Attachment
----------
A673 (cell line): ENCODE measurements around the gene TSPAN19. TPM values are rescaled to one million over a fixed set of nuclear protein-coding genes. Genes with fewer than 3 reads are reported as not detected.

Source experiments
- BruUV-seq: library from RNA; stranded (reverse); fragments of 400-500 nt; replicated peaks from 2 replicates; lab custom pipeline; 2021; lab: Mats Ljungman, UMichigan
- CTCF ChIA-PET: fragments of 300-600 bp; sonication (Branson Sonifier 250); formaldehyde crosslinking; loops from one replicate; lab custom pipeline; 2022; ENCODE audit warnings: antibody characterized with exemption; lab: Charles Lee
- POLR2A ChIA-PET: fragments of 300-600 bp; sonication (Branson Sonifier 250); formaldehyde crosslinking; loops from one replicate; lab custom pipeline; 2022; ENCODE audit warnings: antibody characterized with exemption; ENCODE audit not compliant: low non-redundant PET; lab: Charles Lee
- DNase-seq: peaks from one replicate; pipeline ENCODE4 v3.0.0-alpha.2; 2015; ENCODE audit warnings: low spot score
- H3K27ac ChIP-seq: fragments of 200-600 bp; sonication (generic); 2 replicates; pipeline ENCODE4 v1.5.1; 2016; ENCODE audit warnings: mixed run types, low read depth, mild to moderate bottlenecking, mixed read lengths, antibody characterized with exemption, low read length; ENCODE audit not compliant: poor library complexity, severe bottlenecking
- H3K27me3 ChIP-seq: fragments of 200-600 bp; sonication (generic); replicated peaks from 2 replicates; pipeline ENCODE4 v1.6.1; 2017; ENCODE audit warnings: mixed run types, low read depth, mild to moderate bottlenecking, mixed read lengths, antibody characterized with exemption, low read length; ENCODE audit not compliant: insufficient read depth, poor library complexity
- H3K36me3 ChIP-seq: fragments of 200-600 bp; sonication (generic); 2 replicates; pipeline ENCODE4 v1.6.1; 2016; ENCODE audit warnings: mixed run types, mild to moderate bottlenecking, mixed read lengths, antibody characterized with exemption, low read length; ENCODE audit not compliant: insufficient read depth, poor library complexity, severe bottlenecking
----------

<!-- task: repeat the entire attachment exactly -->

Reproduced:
A673 (cell line): ENCODE measurements around the gene TSPAN19. TPM values are rescaled to one million over a fixed set of nuclear protein-coding genes. Genes with fewer than 3 reads are reported as not detected.

Source experiments
- BruUV-seq: library from RNA; stranded (reverse); fragments of 400-500 nt; replicated peaks from 2 replicates; lab custom pipeline; 2021; lab: Mats Ljungman, UMichigan
- CTCF ChIA-PET: fragments of 300-600 bp; sonication (Branson Sonifier 250); formaldehyde crosslinking; loops from one replicate; lab custom pipeline; 2022; ENCODE audit warnings: antibody characterized with exemption; lab: Charles Lee
- POLR2A ChIA-PET: fragments of 300-600 bp; sonication (Branson Sonifier 250); formaldehyde crosslinking; loops from one replicate; lab custom pipeline; 2022; ENCODE audit warnings: antibody characterized with exemption; ENCODE audit not compliant: low non-redundant PET; lab: Charles Lee
- DNase-seq: peaks from one replicate; pipeline ENCODE4 v3.0.0-alpha.2; 2015; ENCODE audit warnings: low spot score
- H3K27ac ChIP-seq: fragments of 200-600 bp; sonication (generic); 2 replicates; pipeline ENCODE4 v1.5.1; 2016; ENCODE audit warnings: mixed run types, low read depth, mild to moderate bottlenecking, mixed read lengths, antibody characterized with exemption, low read length; ENCODE audit not compliant: poor library complexity, severe bottlenecking
- H3K27me3 ChIP-seq: fragments of 200-600 bp; sonication (generic); replicated peaks from 2 replicates; pipeline ENCODE4 v1.6.1; 2017; ENCODE audit warnings: mixed run types, low read depth, mild to moderate bottlenecking, mixed read lengths, antibody characterized with exemption, low read length; ENCODE audit not compliant: insufficient read depth, poor library complexity
- H3K36me3 ChIP-seq: fragments of 200-600 bp; sonication (generic); 2 replicates; pipeline ENCODE4 v1.6.1; 2016; ENCODE audit warnings: mixed run types, mild to moderate bottlenecking, mixed read lengths, antibody characterized with exemption, low read length; ENCODE audit not compliant: insufficient read depth, poor library complexity, severe bottlenecking